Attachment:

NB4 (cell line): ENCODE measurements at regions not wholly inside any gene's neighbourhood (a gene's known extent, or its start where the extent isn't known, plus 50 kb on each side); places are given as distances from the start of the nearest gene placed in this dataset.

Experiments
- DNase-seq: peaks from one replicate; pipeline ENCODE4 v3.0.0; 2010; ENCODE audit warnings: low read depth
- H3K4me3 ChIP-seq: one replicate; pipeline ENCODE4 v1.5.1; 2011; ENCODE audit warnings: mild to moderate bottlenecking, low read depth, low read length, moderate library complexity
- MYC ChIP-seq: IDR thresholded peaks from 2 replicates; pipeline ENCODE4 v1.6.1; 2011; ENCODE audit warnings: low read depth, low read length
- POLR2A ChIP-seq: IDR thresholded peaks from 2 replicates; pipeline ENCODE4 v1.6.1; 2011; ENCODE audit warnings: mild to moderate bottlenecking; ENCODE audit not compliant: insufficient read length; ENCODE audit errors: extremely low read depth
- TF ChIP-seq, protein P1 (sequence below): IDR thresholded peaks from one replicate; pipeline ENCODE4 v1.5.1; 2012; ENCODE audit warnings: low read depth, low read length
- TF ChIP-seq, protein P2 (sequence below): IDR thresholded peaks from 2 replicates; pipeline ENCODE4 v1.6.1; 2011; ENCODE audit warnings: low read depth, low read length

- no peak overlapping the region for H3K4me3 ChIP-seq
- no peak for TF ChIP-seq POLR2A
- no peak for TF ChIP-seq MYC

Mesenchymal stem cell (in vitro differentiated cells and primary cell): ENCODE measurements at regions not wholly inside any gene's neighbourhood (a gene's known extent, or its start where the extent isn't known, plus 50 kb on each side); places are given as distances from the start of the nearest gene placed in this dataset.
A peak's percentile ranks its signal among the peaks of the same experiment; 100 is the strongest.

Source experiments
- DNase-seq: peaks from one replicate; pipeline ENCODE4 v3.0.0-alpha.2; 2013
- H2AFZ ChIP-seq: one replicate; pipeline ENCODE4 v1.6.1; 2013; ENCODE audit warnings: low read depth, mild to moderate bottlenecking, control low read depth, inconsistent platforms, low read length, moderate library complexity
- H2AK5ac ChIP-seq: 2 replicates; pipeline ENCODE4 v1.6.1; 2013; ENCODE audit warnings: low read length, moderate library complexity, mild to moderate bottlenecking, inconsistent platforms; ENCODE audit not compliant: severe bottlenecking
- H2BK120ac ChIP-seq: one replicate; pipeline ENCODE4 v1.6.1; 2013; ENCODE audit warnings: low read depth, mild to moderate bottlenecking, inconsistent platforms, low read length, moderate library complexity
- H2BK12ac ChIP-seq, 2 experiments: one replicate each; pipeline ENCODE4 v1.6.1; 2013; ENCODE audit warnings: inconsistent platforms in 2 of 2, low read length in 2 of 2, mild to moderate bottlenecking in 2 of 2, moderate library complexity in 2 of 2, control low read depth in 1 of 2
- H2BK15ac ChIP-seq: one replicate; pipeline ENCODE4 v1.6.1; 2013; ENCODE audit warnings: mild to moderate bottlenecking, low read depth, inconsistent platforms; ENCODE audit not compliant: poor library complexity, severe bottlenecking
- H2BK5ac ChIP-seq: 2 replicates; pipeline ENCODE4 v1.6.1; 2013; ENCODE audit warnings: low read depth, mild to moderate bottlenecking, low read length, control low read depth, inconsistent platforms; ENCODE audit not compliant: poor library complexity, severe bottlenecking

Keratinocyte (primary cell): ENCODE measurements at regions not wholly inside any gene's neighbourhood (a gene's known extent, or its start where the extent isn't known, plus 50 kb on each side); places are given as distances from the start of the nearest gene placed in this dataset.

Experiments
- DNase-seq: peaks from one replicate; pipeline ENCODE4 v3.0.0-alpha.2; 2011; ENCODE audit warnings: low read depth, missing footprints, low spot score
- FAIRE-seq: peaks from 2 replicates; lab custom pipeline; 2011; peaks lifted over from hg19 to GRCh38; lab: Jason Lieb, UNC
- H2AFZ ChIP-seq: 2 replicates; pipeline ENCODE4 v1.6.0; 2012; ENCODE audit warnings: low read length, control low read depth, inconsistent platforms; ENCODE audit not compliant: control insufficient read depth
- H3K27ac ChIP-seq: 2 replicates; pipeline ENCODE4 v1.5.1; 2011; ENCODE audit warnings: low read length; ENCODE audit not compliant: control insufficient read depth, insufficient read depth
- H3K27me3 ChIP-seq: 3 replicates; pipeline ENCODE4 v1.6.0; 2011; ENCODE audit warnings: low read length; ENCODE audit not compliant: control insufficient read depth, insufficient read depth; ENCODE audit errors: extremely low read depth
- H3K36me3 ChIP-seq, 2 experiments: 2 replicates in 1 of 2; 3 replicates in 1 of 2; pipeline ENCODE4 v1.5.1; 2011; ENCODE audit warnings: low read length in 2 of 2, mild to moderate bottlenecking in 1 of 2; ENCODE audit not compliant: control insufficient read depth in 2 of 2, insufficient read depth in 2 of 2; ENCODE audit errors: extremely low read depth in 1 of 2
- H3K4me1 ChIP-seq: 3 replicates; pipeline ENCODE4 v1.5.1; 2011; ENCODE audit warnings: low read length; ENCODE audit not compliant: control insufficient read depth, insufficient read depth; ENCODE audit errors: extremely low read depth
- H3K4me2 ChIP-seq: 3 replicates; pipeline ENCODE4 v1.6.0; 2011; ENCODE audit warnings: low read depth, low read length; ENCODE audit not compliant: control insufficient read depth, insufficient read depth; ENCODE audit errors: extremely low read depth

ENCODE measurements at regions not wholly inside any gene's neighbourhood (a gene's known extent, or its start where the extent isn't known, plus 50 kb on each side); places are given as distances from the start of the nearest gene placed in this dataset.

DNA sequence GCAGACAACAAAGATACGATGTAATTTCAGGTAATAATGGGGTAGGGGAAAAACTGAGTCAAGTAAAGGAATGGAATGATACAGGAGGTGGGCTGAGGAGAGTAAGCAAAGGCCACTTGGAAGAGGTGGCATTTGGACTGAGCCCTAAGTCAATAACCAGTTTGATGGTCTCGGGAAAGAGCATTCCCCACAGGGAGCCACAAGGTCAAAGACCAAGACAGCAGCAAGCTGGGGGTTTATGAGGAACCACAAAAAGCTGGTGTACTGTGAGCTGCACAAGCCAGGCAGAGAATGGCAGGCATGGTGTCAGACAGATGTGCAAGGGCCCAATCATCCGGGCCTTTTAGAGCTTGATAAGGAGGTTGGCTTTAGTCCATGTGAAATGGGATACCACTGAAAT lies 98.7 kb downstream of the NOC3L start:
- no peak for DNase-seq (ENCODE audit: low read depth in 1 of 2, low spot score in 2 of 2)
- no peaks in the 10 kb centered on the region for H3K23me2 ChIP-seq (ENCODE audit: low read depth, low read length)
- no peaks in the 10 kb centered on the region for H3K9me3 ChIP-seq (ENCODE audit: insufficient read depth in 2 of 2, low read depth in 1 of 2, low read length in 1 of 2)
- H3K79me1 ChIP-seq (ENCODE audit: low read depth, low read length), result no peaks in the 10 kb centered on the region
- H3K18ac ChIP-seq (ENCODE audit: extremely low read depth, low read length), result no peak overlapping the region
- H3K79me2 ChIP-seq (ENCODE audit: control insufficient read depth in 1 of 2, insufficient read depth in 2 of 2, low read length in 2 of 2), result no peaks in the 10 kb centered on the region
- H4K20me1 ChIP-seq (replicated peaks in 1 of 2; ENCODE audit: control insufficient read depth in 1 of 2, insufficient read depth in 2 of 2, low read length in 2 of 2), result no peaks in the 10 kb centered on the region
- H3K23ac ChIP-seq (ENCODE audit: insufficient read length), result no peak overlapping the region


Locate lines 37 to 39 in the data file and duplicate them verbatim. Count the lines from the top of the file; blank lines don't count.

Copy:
- H3K79me1 ChIP-seq (ENCODE audit: low read depth, low read length), result no peaks in the 10 kb centered on the region
- H3K18ac ChIP-seq (ENCODE audit: extremely low read depth, low read length), result no peak overlapping the region
- H3K79me2 ChIP-seq (ENCODE audit: control insufficient read depth in 1 of 2, insufficient read depth in 2 of 2, low read length in 2 of 2), result no peaks in the 10 kb centered on the region